Amazon’s Achilles Heel: A Marketplace Filled with Scammers
Having just finished a conversation about smart doorbells and their inherent awesomeness in the smart home market, the Dealerscope editors turned our attention to Amazon for a quick minute for two reasons. 1) We wanted to see a quick comparison of MSRPs on smart doorbells for “research purposes,” and 2) we basically talked ourselves into buying them for our own use.
So, you could only imagine our excitement when we came across one particularly well-known brand’s smart doorbell available for a penny. That’s right, $0.01. A copper Lincoln. (Spoiler alert: We knew it was too good to be true.) There was no way we could pass up a deal like that, right? And why would Amazon, a company millions of consumers place blind faith in, lead us astray?
The team of us went ahead and placed our order through Amazon Marketplace third-party seller Cristobal Gonzalez. We gave him our penny, and almost immediately received confirmation that our order had shipped—it had an estimated shipping date about two-and-a-half weeks out.
We didn’t have to wait the two-and-a-half weeks, though, to know that we just wasted our pennies and would never see those doorbells show up on our doorsteps. Turns out, the tracking number we received was fake. Nothing but a random assortment of numbers and letters made out to look like a tracking number, but it didn’t work on USPS (which is the service Mr. Gonzalez allegedly used), FedEx, UPS, or any other shipping service.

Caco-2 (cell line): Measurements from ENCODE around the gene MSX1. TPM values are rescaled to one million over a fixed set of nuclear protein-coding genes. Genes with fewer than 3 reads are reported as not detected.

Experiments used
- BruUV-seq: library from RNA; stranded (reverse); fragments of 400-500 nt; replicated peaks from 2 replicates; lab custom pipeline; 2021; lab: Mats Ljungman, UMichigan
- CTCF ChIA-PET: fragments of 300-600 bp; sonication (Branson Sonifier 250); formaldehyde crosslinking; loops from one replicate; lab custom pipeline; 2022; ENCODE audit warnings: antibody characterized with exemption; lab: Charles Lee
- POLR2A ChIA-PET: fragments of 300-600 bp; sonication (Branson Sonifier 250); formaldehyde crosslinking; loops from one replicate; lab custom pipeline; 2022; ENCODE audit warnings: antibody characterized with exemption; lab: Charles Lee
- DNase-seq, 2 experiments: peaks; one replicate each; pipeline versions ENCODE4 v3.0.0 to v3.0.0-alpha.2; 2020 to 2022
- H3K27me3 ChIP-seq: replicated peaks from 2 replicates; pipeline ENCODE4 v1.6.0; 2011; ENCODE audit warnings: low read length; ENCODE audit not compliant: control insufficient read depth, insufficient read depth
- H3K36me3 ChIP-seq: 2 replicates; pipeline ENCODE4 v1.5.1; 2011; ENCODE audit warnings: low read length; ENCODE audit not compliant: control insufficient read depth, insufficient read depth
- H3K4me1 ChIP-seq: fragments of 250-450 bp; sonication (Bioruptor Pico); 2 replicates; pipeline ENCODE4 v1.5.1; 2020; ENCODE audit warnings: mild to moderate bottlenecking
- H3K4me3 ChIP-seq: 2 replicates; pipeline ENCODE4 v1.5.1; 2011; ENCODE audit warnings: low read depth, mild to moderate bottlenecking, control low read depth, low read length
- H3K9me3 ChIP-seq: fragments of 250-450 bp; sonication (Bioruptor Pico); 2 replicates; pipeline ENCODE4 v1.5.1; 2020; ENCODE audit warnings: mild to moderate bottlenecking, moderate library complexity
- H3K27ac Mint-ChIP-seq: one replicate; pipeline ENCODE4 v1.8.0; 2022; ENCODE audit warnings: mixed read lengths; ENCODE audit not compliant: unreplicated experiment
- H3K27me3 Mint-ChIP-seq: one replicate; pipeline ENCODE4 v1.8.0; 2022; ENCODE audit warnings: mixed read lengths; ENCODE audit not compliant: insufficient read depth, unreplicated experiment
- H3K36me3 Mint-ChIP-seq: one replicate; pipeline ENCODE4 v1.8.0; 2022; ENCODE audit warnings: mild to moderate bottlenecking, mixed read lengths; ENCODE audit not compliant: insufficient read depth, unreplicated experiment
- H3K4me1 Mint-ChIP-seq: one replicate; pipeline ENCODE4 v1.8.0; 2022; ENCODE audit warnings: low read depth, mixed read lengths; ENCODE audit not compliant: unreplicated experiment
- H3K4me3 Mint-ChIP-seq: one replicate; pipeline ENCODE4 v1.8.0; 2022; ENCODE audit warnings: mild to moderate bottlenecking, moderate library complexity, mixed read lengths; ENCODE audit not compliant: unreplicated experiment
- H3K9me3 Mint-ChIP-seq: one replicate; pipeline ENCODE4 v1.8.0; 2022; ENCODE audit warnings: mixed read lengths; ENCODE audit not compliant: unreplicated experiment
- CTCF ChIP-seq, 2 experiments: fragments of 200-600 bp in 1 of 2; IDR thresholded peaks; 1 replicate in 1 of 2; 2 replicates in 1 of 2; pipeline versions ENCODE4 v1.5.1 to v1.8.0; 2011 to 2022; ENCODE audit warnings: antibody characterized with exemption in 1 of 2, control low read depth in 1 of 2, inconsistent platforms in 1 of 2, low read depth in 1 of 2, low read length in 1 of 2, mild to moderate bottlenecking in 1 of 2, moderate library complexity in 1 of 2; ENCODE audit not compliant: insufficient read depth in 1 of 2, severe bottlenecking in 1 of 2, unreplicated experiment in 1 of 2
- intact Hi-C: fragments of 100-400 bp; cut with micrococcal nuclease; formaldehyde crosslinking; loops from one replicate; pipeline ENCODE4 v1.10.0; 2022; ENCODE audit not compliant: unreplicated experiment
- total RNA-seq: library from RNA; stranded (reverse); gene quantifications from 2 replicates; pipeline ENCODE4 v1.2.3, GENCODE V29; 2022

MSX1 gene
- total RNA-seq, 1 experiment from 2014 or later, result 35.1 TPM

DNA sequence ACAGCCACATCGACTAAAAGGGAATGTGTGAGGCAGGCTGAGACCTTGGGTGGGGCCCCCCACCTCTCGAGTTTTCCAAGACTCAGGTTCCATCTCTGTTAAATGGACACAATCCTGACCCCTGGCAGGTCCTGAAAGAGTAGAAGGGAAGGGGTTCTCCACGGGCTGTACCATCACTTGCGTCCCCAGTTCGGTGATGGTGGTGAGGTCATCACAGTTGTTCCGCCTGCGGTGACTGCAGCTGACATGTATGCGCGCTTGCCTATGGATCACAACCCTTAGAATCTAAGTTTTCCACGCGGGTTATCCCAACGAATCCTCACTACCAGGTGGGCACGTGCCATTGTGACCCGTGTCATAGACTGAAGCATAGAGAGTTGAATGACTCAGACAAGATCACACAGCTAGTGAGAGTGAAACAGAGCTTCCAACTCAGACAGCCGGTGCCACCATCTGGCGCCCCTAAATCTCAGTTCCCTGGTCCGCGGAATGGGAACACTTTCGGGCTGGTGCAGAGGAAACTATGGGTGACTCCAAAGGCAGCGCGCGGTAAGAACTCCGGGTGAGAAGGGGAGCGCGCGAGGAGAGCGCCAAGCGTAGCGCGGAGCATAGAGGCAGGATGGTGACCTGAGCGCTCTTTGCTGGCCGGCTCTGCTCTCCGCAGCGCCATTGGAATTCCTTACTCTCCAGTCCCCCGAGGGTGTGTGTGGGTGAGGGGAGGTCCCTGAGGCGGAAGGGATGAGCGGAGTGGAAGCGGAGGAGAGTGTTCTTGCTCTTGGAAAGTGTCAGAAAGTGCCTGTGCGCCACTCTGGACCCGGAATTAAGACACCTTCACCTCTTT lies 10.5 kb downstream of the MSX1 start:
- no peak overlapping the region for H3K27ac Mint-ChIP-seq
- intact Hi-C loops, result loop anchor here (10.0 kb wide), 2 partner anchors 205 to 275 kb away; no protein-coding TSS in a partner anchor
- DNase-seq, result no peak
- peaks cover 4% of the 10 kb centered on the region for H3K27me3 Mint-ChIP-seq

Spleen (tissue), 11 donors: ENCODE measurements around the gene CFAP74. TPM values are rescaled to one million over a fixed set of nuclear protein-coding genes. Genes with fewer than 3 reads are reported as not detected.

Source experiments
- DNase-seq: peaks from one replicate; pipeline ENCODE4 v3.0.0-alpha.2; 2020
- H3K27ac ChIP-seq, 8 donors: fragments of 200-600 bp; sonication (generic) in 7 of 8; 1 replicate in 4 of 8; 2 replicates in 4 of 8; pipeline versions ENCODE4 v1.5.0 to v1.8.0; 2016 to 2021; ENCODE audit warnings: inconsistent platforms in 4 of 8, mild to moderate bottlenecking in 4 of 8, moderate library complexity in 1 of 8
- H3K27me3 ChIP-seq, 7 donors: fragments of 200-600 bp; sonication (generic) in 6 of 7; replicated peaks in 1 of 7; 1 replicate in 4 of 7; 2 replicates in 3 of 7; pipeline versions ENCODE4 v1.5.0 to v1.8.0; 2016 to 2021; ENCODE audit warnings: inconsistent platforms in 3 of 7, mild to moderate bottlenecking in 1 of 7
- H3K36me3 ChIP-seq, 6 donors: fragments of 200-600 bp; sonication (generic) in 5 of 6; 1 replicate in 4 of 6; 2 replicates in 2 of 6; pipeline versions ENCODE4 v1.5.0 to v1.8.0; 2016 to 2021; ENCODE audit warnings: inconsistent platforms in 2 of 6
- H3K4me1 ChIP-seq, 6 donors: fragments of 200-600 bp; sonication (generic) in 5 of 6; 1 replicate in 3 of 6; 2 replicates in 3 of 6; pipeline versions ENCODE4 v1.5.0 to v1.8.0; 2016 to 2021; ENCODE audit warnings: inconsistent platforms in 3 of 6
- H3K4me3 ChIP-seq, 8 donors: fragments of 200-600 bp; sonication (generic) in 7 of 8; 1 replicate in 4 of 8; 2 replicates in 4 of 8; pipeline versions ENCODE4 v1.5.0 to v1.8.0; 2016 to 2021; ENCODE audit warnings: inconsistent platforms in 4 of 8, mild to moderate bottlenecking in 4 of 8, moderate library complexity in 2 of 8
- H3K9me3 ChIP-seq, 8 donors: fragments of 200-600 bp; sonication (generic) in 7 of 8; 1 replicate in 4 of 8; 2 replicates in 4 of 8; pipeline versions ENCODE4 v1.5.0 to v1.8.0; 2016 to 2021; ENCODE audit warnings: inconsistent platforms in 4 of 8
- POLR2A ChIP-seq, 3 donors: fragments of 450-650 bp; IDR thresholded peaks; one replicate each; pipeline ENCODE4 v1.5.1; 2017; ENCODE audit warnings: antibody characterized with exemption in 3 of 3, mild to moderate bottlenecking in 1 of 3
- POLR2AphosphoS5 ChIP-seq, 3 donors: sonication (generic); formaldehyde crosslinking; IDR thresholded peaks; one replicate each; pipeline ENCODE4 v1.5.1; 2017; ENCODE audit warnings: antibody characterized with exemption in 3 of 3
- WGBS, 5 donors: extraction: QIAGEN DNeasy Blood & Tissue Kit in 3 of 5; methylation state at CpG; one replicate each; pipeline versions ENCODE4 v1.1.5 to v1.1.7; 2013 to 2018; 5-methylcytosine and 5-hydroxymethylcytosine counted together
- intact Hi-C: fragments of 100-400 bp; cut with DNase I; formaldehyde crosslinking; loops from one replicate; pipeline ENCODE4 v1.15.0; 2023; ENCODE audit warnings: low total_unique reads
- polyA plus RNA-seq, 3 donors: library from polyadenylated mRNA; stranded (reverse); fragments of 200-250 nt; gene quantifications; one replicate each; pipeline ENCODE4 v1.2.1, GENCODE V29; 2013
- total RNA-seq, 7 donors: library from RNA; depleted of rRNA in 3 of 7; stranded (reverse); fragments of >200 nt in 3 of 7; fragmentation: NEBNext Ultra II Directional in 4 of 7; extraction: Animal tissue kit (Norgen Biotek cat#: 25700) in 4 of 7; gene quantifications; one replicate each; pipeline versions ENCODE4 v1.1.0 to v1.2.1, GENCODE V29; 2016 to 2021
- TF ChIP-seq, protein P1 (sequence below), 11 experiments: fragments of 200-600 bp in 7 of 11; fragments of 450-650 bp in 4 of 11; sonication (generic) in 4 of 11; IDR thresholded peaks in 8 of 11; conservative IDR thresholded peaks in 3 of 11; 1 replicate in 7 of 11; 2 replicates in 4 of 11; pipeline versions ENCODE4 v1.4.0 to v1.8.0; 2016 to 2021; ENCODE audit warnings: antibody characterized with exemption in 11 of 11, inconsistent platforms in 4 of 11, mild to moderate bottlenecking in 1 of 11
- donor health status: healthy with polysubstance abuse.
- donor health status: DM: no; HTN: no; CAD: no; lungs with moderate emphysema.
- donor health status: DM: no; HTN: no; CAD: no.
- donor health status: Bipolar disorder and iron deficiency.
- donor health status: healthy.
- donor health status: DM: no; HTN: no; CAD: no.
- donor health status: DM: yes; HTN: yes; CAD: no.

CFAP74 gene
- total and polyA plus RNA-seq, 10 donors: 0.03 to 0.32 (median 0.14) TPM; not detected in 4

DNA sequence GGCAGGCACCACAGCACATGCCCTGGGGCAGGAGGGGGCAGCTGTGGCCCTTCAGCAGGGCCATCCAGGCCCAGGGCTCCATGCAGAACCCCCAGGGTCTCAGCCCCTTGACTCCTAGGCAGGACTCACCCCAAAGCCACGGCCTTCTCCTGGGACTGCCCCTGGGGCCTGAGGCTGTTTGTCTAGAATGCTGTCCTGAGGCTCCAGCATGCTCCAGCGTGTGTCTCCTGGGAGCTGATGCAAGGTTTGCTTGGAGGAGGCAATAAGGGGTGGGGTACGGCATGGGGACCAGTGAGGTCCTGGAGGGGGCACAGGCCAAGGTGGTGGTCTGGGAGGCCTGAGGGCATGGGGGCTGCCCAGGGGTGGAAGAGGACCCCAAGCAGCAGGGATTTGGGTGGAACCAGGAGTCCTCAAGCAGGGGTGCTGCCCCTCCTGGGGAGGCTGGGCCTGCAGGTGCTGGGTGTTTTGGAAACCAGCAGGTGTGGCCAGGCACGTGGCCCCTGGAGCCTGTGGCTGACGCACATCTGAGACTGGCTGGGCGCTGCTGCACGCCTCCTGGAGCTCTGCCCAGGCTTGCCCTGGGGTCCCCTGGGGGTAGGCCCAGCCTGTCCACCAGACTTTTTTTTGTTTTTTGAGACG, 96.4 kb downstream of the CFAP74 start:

We got scammed.
Of course, Amazon we could go through the grueling motions with Amazon’s A-to-Z Guarantee to get our money back—not worth it for a penny—and we knew our payment information wasn’t compromised because of how the ecommerce giant operates its Marketplace. But that didn’t change the fact that we were (knowingly) scammed and that Cristobal Gonzalez—if that’s even his name…—was somewhere bathing in pennies.